ROME (AP) — Maria Adele Carrai has two master’s degrees from Italian universities in economics and Asian languages and is now earning her Ph.D. in international law in Hong Kong. Her linguistic credentials are formidable: Besides native Italian, she has nearly flawless English, a rarity in Italy, as well as French, Arabic, Japanese and Mandarin.
But the 26-year-old from a family of physicians in a small town near the Adriatic Sea, lacks an increasingly crucial key to unlocking the door to work in Italy: a “raccomandazione.” It’s Italian for the right word from the right person to get you hired, even if you might not be the best one for the job.
As Europe’s economic crisis darkens the future of millions of youth, the culture of connections that has lain at the heart of hiring practices in much of the continent is becoming ever more entrenched, even as it harms prospects of recovery. It is blocking young talent or driving it overseas, and contributing to a vicious circle of stagnation that threatens to leave Europe behind in the game of globalization.
“What matters is not how good you are, but who you know,” laments Carrai, who first spoke to the AP for a Class of 2012 story on the continent’s devastating brain drain. To be sure, having a good connection never hurts, anytime, anywhere. But in much of Europe, especially the crisis-hammered south, it’s often the main ticket to economic opportunity: Without one, young people and experts say, there’s little chance of being launched on a promising career.
Marco Pacetti, rector of Ancona’s Polytechnical University, puts it this way: “In the U.S. … connections matter, but you’d better be good. In Italy, nobody counts on the one with the connection to have competence, merit.”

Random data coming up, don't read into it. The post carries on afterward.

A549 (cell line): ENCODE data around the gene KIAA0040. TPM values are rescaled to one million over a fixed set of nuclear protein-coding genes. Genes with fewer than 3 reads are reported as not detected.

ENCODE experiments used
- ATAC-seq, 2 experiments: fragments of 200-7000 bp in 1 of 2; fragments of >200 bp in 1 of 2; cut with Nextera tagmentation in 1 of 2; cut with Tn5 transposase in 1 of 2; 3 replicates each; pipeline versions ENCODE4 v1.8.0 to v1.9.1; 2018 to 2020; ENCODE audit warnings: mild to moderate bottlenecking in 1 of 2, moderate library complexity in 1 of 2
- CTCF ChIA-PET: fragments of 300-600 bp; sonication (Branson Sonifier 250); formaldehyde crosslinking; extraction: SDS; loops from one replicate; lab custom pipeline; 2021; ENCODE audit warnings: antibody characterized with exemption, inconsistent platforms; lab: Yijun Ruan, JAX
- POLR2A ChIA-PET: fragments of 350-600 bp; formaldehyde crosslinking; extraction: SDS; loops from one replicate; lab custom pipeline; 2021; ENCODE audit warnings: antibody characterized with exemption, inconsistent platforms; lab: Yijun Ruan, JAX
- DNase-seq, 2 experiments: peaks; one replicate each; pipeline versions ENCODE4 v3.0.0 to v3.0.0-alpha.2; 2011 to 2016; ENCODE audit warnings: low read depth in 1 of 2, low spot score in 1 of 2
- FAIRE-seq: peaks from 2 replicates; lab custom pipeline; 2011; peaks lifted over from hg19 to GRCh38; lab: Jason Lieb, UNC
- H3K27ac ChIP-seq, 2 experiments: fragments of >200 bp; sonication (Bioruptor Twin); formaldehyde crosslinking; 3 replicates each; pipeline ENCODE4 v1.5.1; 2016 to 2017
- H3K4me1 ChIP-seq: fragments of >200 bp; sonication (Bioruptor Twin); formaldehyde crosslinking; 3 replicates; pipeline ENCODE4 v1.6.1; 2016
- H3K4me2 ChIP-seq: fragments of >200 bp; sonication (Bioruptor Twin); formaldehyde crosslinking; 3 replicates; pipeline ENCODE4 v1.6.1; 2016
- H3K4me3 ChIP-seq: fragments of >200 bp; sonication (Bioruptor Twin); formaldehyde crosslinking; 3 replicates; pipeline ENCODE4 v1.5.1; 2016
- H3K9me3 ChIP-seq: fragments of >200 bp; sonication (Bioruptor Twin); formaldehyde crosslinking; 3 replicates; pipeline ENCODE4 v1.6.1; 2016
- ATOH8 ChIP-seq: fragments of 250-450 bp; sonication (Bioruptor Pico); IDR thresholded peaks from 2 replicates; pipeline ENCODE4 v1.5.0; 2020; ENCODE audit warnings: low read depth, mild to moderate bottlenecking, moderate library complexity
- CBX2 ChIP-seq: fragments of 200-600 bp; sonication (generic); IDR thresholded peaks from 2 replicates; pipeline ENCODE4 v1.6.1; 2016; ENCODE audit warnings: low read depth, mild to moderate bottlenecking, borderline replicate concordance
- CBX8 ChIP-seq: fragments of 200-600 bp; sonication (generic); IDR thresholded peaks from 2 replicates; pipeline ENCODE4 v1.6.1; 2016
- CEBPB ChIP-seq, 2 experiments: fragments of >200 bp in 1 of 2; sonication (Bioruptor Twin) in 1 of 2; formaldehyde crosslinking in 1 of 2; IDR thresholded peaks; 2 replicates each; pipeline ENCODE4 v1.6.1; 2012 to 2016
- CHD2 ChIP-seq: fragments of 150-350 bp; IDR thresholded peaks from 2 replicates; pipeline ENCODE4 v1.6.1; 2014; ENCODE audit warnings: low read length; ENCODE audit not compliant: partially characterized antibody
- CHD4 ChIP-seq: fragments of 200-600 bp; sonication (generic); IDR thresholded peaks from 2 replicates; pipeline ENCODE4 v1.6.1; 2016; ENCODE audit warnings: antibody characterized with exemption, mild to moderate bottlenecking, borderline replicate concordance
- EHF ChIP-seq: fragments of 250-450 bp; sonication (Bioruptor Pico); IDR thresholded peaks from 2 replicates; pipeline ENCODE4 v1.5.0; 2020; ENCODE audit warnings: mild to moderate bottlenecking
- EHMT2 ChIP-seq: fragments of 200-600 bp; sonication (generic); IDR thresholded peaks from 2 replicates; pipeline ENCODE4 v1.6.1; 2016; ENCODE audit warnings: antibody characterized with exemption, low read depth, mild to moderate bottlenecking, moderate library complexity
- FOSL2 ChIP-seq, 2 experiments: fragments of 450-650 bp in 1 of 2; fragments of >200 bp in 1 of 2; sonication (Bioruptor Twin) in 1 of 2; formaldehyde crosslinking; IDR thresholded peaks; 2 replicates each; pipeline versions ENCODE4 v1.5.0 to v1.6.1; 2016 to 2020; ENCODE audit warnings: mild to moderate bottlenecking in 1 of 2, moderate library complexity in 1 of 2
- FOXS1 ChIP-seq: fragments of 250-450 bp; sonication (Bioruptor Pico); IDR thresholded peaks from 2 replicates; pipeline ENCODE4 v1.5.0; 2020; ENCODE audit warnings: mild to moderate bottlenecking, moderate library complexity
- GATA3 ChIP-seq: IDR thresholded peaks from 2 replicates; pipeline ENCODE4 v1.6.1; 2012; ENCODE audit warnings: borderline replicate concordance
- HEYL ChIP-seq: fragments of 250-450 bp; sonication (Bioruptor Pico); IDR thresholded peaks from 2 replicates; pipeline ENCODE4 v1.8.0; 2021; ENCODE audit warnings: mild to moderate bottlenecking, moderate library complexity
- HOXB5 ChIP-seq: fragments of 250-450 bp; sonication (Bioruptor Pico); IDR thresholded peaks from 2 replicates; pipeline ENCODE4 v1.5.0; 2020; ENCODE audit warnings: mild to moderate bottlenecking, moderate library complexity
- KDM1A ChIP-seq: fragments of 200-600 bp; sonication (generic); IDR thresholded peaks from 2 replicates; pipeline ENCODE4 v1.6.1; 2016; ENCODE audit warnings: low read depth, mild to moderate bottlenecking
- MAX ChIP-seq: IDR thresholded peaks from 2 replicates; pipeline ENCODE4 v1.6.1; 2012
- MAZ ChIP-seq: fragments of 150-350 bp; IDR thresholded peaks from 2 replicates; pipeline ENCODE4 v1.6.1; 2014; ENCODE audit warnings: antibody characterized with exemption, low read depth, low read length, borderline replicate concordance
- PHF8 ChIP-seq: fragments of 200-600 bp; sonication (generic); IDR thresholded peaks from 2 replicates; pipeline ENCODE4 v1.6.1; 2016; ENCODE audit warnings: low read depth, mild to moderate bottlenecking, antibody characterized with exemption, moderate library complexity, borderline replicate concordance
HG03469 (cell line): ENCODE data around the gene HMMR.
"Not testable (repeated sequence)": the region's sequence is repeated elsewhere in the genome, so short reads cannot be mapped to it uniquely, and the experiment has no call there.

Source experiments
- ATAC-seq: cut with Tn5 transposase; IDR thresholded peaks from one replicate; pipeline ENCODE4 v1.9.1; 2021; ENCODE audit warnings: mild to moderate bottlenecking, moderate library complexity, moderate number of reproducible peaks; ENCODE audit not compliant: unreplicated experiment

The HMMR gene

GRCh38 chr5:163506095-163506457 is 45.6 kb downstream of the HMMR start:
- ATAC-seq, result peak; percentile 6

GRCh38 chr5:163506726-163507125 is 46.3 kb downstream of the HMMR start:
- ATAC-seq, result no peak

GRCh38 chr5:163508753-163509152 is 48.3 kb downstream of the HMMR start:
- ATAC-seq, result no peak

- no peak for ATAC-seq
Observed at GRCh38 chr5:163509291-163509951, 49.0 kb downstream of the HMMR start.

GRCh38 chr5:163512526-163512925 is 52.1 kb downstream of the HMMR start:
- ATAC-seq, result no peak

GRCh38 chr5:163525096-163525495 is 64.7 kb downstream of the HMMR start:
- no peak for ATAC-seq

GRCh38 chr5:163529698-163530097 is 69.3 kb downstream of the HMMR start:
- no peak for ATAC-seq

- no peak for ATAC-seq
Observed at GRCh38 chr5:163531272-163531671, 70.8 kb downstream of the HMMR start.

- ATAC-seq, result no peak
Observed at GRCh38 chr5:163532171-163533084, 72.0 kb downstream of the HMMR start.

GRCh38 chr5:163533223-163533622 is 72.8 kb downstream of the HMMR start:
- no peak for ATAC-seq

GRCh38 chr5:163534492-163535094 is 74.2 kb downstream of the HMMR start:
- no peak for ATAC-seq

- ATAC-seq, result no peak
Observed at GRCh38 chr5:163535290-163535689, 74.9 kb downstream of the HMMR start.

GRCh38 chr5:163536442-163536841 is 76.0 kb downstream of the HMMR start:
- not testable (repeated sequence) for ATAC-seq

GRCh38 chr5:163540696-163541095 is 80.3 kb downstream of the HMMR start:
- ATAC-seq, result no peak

“That’s the difference between a letter of recommendation and a ‘raccomandazione,'” Pacetti says with a wry chuckle. In America, “the letter writer takes on the responsibility of sending over someone who is well prepared — who’s not an idiot.”
A scandal at Rome’s Sapienza, one of Italy’s oldest and best-known universities, drives home the point. In a case dubbed “relative-gate,” the wife, daughter and son of Sapienza’s longtime rector landed prestigious teaching posts despite having limited qualifications. The real shocker came when it emerged that the rector’s son passed his cardiology exam thanks to an examining panel made up of three dentists and two dental hygienists.
Spain has its own deep-rooted system of connections — called “enchufismo.” As in Italy, it’s an outgrowth of a Mediterranean culture of family networks where members of the clan look out for each other. Many southern Europeans have a practically inbred distrust of the state, often associated with corruption — and family is the one institution they can count on.